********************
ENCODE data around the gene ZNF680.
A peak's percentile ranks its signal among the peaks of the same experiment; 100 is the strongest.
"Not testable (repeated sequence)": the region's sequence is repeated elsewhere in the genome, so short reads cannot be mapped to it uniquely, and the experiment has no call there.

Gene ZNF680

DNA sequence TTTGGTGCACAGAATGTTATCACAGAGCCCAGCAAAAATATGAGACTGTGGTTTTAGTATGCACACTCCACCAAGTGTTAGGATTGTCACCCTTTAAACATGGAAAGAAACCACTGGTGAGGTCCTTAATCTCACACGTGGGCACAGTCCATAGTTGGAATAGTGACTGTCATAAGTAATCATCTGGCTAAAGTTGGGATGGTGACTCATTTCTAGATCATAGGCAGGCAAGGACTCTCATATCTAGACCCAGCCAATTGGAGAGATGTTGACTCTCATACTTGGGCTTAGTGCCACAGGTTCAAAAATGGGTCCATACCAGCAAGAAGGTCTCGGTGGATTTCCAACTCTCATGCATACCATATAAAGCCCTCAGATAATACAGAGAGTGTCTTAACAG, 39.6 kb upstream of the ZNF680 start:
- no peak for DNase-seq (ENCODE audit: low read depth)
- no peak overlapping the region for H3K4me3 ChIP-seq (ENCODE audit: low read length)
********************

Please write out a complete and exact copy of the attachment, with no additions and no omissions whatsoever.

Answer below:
ENCODE data around the gene ZNF680.
A peak's percentile ranks its signal among the peaks of the same experiment; 100 is the strongest.
"Not testable (repeated sequence)": the region's sequence is repeated elsewhere in the genome, so short reads cannot be mapped to it uniquely, and the experiment has no call there.

Gene ZNF680

DNA sequence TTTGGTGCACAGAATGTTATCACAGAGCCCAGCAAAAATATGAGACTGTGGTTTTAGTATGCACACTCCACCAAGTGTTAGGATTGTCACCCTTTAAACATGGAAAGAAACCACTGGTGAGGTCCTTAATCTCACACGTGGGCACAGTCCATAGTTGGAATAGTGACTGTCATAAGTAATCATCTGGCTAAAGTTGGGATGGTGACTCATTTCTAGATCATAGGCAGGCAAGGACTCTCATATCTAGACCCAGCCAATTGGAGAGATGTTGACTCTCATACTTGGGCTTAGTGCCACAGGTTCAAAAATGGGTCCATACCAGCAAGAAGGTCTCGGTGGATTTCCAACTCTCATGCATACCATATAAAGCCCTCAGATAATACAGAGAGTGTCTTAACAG, 39.6 kb upstream of the ZNF680 start:
- no peak for DNase-seq (ENCODE audit: low read depth)
- no peak overlapping the region for H3K4me3 ChIP-seq (ENCODE audit: low read length)